An Empirical Examination of the Effects of Permission, Interactivity, Vividness and Personalisation on Consumer Attitudes toward E-mail Marketing
Thesis DisciplineBusiness Administration
Degree GrantorUniversity of Canterbury
Degree NameDoctoral of Philosophy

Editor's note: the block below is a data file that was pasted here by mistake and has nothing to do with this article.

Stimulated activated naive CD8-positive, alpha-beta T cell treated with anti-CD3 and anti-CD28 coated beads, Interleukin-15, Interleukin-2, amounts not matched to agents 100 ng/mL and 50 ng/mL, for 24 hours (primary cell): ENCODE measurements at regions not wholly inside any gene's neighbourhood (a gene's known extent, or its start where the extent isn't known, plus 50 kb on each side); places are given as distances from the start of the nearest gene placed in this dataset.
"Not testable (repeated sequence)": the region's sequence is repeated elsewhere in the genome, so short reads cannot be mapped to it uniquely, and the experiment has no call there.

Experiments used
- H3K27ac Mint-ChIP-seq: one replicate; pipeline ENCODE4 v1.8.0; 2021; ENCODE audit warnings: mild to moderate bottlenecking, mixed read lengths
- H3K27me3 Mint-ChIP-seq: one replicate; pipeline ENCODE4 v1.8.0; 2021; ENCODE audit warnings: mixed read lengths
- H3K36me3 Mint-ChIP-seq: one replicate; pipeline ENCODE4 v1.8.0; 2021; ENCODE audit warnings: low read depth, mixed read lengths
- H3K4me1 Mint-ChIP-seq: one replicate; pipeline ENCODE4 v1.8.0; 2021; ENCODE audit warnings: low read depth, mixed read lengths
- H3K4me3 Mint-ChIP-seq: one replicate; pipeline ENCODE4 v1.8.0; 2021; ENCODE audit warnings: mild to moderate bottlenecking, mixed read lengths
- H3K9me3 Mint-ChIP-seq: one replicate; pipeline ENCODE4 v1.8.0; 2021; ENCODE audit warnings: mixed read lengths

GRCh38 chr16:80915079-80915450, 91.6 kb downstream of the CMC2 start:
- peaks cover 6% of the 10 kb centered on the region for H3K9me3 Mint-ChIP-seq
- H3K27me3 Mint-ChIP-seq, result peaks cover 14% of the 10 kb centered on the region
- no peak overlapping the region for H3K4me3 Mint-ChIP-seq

The major objective of this study is to explore empirically the effects of permission, interactivity, vividness and personalisation upon attitude, behavioural intention and recommendation to e-mail marketing (the latter two variables being proxies for behaviour). The proposed model is based on the integrated framework of Fishbein and Ajzen's Theory of Reasoned Action (TRA), Triadis's Theory of Planned Behaviour (TPB) and Rettie's 2002 Basic E-mail Response Process Model. For data collection, qualitative and quantitative studies were used. The qualitative results from four semi-structured interviews reveal New Zealand enterprises' strong trust in permission-based e-mail marketing and how they implement it as one of their marketing strategies. The quantitative component presents and empirically tests the proposed model in terms of a personalisation (presence/absence), interactivity (low/high) and vividness (low/medium/high) (2*2*3) between-subjects factorial design, where subjects were exposed to an e-mail advertisement for a mobile phone. From 650 responses collected by clicking on an e-mail link through an online web survey, the data was analysed with analysis of covariance (ANCOVA). Based on strong suggestions in the literature and findings in the qualitative study on the importance of permission-based marketing, attitude toward permission e-mail was examined as one of the dependent variables in the quantitative study. Results reveal similarities and differences in the effects of interactivity, vividness and personalisation respectively between the low and high attitude toward permission based e-mail marketing groups. Although significant effects of interactivity on attitude and behavioural intention were observed, the nature of those effects proved contrary to the author's expectation. In terms of vividness, results showed significant effects on attitude and behavioural intention in both groups as anticipated. Conversely, personalisation was shown to have no effect on attitude and behavioural intention in any group, however, a positive effect on response rates was indicated. Two three-way interaction effects between interactivity, vividness and personalisation on attitude toward brand and friend recommendation were found only in the high group. This study strongly encourages e-mail marketers to respect their customers' privacy and to employ a permission-based marketing concept within their business strategy. The design of the e-mail (moderate to high vividness) and personalisation (use of recipient's name) are indicated to have a positive impact on the effectiveness of an e-mail ad. Future research should examine a permission-based marketing construct as a longitudinal study, and investigate personalisation at a higher level (based on recipients' preferences).